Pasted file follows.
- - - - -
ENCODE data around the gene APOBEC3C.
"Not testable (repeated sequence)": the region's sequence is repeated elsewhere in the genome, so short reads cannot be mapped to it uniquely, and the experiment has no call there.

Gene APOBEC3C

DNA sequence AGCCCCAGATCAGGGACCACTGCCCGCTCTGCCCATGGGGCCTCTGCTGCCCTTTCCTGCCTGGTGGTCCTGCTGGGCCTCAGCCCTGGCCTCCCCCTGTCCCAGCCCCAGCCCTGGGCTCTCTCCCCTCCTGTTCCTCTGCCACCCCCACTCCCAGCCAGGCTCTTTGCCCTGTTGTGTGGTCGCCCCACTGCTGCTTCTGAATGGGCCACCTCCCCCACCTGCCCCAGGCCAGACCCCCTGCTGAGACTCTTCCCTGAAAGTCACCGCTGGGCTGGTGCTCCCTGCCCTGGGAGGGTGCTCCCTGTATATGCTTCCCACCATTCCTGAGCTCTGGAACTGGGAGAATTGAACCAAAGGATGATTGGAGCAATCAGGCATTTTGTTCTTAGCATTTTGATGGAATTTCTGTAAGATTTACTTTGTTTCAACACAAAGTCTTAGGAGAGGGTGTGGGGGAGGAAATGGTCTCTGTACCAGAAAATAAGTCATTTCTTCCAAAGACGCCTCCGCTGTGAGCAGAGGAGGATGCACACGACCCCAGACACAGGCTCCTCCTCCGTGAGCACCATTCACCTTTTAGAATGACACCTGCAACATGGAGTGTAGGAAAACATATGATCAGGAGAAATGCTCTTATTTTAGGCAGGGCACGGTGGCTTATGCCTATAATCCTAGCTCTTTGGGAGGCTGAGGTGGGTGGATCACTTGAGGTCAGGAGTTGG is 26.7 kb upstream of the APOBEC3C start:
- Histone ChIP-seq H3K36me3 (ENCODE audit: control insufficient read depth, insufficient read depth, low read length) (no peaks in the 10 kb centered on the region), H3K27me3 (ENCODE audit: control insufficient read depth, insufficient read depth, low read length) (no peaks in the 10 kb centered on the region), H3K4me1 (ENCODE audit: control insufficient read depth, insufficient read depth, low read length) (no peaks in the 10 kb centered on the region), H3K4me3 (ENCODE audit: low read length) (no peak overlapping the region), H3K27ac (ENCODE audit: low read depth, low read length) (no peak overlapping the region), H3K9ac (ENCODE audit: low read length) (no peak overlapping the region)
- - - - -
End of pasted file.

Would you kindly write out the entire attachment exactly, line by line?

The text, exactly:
ENCODE data around the gene APOBEC3C.
"Not testable (repeated sequence)": the region's sequence is repeated elsewhere in the genome, so short reads cannot be mapped to it uniquely, and the experiment has no call there.

Gene APOBEC3C

DNA sequence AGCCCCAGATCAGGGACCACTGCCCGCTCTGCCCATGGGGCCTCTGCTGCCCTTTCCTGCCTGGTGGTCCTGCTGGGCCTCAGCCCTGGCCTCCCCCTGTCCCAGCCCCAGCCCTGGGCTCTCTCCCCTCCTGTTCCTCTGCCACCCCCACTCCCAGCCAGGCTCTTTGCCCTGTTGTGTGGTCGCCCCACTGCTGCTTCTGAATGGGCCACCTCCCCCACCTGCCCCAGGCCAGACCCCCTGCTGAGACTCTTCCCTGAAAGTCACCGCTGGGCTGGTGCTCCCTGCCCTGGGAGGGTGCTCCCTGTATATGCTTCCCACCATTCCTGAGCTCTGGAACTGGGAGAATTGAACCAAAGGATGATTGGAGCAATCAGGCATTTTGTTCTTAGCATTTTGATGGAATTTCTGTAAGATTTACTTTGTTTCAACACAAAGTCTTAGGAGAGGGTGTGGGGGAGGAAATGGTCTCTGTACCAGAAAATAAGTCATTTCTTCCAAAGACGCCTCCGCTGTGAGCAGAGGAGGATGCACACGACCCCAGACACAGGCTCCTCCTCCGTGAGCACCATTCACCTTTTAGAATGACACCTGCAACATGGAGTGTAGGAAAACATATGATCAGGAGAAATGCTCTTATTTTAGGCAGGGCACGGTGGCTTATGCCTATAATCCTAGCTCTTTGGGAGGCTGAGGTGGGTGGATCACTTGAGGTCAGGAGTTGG is 26.7 kb upstream of the APOBEC3C start:
- Histone ChIP-seq H3K36me3 (ENCODE audit: control insufficient read depth, insufficient read depth, low read length) (no peaks in the 10 kb centered on the region), H3K27me3 (ENCODE audit: control insufficient read depth, insufficient read depth, low read length) (no peaks in the 10 kb centered on the region), H3K4me1 (ENCODE audit: control insufficient read depth, insufficient read depth, low read length) (no peaks in the 10 kb centered on the region), H3K4me3 (ENCODE audit: low read length) (no peak overlapping the region), H3K27ac (ENCODE audit: low read depth, low read length) (no peak overlapping the region), H3K9ac (ENCODE audit: low read length) (no peak overlapping the region)